Building Network Effects

Another dimension that is very important, but often overlooked, is the way in which DLT projects aim to build and maintain their networks.

How do network effects materialise?

Network effects refer to the economic phenomenon that the value of the network increases for its members as more members sign up. Initially, the value of a network is zero, hence every additional member confers a positive externality on all existing members, without receiving any substantial benefit for himself. If this positive externality is not internalized, there will be fewer incentives for new members to sign up, leading to an under-developed network. One way of internalizing these externalities is by providing immediate value to small groups, who join together within a network. We can call these local network effects. For example, a small group of friends joining Facebook together can immediately enjoy some of the benefits of the network, such as sharing videos and communicating with each other, without having to first wait for the larger network to expand. Another way is focusing initially on a specific type of members. For example, launching a platform that connects patients, doctors, insurance and drug companies from the outset may be too difficult. These groups will eventually benefit from a large network that connects everyone, however at the beginning it may make sense to focus on the value delivered to one or two groups, so that they can benefit from the local network effects. For instance, when Facebook launched, it only allowed University students to join.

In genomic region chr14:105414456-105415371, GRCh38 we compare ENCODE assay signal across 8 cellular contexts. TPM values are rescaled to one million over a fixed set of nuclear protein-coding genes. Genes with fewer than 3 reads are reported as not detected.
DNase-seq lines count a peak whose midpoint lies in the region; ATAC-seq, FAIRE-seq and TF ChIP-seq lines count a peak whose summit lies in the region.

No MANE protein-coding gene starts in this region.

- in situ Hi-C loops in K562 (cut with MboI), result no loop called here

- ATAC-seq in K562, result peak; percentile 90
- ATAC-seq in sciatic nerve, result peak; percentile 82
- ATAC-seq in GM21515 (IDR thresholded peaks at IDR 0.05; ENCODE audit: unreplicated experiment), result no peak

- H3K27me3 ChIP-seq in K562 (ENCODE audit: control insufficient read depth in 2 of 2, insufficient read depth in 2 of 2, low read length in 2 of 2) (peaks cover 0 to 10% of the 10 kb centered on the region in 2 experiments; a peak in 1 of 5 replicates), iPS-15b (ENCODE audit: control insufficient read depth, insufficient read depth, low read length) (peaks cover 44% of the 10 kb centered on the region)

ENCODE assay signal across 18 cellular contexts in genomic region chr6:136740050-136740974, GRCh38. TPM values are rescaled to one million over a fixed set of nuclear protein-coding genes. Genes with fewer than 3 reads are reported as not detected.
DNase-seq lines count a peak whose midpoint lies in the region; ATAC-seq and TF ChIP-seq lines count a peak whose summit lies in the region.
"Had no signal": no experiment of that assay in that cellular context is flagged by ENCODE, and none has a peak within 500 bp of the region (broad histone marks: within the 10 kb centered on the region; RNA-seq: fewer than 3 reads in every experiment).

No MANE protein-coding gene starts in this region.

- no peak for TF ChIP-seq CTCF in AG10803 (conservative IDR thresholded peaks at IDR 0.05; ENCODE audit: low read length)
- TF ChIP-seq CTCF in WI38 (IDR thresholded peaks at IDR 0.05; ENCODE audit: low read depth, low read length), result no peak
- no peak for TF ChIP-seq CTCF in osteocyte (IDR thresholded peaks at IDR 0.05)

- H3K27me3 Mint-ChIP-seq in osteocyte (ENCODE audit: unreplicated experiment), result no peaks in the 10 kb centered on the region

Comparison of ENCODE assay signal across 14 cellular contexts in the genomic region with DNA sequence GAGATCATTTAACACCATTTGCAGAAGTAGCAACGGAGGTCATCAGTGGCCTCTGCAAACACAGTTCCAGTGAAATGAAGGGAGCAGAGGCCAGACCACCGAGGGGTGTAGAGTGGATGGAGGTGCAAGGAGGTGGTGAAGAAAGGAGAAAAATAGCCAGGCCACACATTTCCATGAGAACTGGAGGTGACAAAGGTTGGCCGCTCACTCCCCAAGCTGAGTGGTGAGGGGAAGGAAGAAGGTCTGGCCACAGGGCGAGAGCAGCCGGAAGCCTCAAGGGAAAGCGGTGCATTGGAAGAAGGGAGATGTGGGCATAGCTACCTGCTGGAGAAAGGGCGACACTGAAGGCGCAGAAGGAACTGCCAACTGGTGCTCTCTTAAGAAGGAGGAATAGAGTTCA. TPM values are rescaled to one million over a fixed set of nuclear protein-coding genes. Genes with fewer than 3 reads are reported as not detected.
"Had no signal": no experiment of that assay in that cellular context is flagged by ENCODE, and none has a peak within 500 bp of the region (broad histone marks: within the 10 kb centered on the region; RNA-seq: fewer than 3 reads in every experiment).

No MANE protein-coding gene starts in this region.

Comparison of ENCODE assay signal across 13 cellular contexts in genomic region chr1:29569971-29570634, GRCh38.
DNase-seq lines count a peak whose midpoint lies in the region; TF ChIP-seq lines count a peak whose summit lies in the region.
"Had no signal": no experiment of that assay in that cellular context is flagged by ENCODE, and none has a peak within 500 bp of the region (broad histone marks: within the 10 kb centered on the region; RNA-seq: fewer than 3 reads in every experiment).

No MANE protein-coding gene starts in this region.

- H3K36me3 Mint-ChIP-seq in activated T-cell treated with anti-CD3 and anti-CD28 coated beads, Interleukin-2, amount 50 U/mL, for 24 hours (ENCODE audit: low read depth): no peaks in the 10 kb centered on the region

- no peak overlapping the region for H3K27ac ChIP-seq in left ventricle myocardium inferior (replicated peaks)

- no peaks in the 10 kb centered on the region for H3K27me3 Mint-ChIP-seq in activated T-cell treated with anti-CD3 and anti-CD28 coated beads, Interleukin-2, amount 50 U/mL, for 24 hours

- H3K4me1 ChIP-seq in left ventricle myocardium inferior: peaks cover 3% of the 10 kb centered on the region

Another way of internalizing the positive externality of joining a network is through tokens. Early adopters can earn tokens, whose value grows together with the size and value of the network. Such a prospect can incentivise participation and lead to bigger networks faster. Although these tokens can be easily programmed in a DLT project, there should also be a lot of thought on how exactly they are designed and what incentives they promote, because they can easily lead to speculation and stifle, instead of promote, a sustainable network growth.

How are network effects maintained?

An important part of building and maintaining a network concerns how participants behave after the network has grown in size and value. Will the created surplus be distributed among participants and creators, according to the initial terms? Or will a powerful member try to unilaterally change the terms, in order to re-distribute the surplus? As we explain in this report, this is the “hold-up” problem. After members have joined the network and invested significant amounts of effort, time and resources, they could be held-up by a powerful member and be forced to accept new terms, because joining a different network would result in incurring significant costs.